Trivial Sparks Can Set Constitutions Aflame, Says Aristotle

Yesterday Aristotle gave us some of the causes for instability and factionalism in the political order of a polis. Today, in chapter ⅳ of book Ⅴ of the Politics, he’ll talk about the sparks that lead to the collapse of the constitutional order once it has been undermined by such causes as those.


The spark, he says, is often something trivial and far removed from the underlying causes that are causing the constitution to decay. The nasty break-up of a couple of lovers who held office in Syracuse broke the camel’s back there; two brothers quarreling over an inheritance split Hestiaea; a broken engagement, and the subsequent framing of the faithless bridegroom broke up Dephi.

This sort of thing can still be seen today. For example, the suicide of a Tunisian street vendor in set off demonstrations that overthrew the regime there and led to the Arab Spring/Arab Winter disruptions of the constitutional order in several countries.

Aristotle rattles off several more examples like these from his day, and notes that by the time things had reached the stage where this sort of thing was enough to throw the polis into chaos, it was too late. He says it’s important for the political scientist/doctor to be on guard against instability and work to head it off early, before some minor crisis causes the authority of the state to collapse.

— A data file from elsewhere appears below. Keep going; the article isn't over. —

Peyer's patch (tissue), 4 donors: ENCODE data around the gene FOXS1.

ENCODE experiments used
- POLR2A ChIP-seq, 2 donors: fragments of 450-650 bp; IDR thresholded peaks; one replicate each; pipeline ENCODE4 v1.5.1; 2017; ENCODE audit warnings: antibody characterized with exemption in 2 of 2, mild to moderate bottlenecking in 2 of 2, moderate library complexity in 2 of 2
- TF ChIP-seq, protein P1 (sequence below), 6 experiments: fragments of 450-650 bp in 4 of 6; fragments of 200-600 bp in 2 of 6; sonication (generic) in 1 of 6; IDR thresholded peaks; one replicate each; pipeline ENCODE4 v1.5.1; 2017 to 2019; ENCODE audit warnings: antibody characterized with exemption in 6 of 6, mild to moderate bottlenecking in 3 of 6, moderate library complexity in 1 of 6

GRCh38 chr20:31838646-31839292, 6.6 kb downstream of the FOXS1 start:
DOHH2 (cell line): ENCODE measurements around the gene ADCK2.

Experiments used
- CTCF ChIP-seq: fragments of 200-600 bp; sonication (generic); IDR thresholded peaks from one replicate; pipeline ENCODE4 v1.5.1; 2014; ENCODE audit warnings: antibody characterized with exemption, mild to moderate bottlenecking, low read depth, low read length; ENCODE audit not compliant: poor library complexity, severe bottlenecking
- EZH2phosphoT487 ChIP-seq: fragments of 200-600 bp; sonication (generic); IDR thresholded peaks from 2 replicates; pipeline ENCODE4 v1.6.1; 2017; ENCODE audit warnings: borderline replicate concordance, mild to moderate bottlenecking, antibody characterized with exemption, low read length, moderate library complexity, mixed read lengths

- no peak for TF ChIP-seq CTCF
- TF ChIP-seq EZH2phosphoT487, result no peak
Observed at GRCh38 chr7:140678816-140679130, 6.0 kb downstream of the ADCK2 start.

Another thing that can bring down a constitution is if some “committee or part of the state” acquires outsized power or authority with the public. This can happen in the aftermath of a war, for instance, when veterans or military officers cash in on patriotism and public gratitude to buy a bigger seat at the political table for them or their class.

Something else that can provoke instability is when there are two major factions in society that are closely matched, without a large group in-between to act as a buffer. This makes the odds of winning a power struggle appealing to each side.

“The important thing to remember,” says Aristotle, is that the ones who will be stirring up trouble and trying to use it to kindle political change will be those who stand to gain from such change. They will possibly use violence, and certainly trickery, and they cannot be counted on to keep the promises they made in order to win over the people, once they accomplish their aims.

Index to Aristotle’s Politics